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Truck Tonnage Index Fell 1% in May -- Much Better Than April’s Decline

Truck Tonnage Index Fell 1% in May -- Much Better Than April’s Decline

June 26, 2020
There are indications that freight continues to improve as more states and localities lift lockdown restrictions.

Trucking in April was much improved from April.  American Trucking Associations’ advanced seasonally adjusted (SA) For-Hire Truck Tonnage Index contracted 1% in May after falling 10.3% in April. In May, the index equaled 106.1 (2015=100) compared with 107.2 in April.

“While tonnage fell in May, even though other economic indicators like retail sales and housing starts rose, I’m not overly concerned,” says Bob Costello, ATA's chief economist. “First, while down over 10% sequentially in April, truck tonnage did not fall as much as other economic indicators that month. This means that any rebound is tougher since tonnage didn’t fall substantially to begin with. Second, there are indications that freight continues to improve as more and more states and localities lift lockdown restrictions.”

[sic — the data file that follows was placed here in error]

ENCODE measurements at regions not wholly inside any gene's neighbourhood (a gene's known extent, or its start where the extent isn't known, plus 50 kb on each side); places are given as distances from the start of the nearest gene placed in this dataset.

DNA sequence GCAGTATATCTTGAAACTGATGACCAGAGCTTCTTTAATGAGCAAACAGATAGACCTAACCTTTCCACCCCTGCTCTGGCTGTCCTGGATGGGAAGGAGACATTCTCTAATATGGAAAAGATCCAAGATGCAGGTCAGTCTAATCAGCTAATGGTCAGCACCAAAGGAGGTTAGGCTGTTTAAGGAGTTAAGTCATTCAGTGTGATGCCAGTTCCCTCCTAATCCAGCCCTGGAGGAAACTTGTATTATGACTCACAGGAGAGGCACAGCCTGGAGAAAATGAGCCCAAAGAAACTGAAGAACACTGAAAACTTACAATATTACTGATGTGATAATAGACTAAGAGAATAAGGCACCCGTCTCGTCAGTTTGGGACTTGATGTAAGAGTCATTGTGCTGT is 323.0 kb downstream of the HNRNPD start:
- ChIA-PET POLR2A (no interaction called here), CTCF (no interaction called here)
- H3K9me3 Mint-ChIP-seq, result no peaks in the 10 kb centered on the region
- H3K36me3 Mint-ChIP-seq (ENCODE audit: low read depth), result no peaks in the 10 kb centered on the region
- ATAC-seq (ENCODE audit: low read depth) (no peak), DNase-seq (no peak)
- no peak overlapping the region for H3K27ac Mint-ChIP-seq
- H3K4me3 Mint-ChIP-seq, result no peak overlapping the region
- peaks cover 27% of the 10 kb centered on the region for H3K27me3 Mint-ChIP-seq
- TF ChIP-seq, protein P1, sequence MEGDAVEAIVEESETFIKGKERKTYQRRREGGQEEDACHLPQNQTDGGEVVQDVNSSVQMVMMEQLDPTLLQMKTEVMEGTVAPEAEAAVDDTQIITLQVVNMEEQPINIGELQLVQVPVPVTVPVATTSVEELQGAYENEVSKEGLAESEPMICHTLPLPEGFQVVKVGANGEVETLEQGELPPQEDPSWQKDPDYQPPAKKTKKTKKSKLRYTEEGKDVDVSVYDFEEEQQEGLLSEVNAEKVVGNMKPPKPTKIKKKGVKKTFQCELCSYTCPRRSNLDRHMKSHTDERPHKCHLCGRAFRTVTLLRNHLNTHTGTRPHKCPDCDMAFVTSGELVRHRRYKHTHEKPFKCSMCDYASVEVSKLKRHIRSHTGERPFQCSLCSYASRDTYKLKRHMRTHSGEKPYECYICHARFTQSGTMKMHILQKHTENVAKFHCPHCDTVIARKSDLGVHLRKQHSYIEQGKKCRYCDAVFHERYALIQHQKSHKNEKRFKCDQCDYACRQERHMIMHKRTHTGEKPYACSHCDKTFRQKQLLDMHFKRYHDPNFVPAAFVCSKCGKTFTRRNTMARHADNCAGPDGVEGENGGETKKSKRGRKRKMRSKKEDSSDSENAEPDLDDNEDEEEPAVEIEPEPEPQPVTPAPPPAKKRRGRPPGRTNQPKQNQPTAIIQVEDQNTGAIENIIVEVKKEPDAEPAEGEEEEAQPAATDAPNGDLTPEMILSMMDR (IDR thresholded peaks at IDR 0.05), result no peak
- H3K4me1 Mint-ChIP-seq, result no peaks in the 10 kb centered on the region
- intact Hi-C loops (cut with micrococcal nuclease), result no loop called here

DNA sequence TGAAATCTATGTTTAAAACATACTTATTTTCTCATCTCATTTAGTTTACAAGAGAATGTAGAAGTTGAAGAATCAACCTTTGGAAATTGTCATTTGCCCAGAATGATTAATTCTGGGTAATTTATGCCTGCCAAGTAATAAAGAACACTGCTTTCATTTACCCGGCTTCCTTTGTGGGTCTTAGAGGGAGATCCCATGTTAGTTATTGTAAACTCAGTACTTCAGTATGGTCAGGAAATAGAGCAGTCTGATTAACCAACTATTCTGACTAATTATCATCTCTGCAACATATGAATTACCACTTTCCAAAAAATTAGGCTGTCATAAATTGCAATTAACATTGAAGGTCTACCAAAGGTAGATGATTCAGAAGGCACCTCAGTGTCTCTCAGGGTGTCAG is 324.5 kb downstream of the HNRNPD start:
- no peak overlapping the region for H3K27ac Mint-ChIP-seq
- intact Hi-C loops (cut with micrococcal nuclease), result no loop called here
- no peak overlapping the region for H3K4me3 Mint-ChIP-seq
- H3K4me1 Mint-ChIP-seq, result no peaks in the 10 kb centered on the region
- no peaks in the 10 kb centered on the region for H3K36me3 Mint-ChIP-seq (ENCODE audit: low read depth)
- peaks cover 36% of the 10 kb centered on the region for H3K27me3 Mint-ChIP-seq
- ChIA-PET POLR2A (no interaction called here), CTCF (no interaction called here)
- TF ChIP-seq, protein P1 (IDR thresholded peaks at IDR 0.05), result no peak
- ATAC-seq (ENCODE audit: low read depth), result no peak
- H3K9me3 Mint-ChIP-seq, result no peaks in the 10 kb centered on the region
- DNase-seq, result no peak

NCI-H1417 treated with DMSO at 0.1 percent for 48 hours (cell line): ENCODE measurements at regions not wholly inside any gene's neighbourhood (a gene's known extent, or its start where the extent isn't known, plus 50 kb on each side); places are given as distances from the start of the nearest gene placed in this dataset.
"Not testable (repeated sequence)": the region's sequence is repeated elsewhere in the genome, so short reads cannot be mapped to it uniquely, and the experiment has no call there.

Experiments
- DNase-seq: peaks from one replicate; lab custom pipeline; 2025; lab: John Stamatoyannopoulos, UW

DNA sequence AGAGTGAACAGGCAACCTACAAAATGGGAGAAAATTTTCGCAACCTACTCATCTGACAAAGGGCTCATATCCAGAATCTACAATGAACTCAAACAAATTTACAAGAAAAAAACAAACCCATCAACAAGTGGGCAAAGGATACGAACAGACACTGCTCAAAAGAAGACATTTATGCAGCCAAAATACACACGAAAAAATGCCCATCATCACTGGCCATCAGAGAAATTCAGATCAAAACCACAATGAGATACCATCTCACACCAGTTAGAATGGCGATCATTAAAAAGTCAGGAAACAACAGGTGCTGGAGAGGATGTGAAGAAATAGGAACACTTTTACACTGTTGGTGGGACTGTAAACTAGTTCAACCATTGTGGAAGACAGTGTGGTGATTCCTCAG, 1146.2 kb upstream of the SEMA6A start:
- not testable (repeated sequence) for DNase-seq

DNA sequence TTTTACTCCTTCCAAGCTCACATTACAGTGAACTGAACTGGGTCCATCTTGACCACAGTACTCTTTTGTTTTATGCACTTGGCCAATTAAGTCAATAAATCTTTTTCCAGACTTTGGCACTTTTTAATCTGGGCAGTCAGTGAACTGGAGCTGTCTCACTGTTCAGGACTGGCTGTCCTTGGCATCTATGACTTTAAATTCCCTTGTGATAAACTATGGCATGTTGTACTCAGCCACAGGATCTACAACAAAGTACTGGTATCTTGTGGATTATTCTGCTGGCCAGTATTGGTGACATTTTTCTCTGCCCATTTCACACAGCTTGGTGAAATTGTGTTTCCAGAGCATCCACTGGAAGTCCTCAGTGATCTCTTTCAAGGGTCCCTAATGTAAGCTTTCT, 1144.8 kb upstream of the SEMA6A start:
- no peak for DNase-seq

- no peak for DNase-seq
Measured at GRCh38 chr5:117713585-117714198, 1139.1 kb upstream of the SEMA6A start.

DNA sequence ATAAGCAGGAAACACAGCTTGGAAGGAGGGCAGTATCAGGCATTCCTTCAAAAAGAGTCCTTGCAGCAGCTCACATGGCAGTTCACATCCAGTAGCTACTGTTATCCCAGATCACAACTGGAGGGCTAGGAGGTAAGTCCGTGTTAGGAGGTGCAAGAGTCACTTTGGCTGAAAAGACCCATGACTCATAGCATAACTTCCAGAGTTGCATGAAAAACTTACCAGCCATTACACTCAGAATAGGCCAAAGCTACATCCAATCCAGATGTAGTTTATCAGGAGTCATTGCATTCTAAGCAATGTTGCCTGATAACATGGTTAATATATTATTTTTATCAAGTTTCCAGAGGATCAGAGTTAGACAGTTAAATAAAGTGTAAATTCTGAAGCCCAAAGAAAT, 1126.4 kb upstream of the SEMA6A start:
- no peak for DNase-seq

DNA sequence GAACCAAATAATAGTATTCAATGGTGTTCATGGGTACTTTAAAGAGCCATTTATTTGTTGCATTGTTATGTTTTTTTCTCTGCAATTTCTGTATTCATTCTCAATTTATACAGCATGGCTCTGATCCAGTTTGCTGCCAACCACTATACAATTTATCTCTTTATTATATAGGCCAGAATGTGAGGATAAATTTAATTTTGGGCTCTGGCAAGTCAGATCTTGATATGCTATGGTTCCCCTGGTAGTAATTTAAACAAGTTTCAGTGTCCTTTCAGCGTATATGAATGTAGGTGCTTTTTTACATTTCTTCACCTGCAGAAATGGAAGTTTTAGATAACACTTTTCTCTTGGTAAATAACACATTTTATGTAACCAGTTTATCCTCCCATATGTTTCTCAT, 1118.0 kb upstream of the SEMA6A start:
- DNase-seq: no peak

April’s drop was revised up to 10.3% from the 12.2% decline reported in the ATA's May 19 report.

Compared with May 2019, the SA index contracted 9.6%, the largest year-over-year decline since 2009 during the depths of the Great Recession, although the index is not falling quite as much as during that economic downturn.

For example, in April 2009, the index was off 14% from a year earlier. The latest drop was preceded by a 9.4% year-over-year drop in April. Year-to-date, compared with the same period in 2019, tonnage is down 2.6%.

“While the overall economy will likely take more than a year to recover, assuming the pandemic doesn’t spike again, the trucking industry could recover back to pre-COVID levels before many other industries because it hasn’t fallen as much,” Costello says. “As retail sales improve and housing starts recover, that will help trucking. The risk for trucking is that the virus surges again and places start to shut back down again.” 

The not seasonally adjusted index, which represents the change in tonnage actually hauled by the fleets before any seasonal adjustment, equaled 109.8 in May, 2.8% above the April level (106.9). In calculating the index, 100 represents 2015. ATA’s For-Hire Truck Tonnage Index is dominated by contract freight as opposed to spot market freight. 

Trucking serves as a barometer of the U.S. economy, representing 71.4% of tonnage carried by all modes of domestic freight transportation, including manufactured and retail goods. Trucks hauled 11.49 billion tons of freight in 2018. Motor carriers collected $796.7 billion, or 80.3% of total revenue earned by all transport modes.

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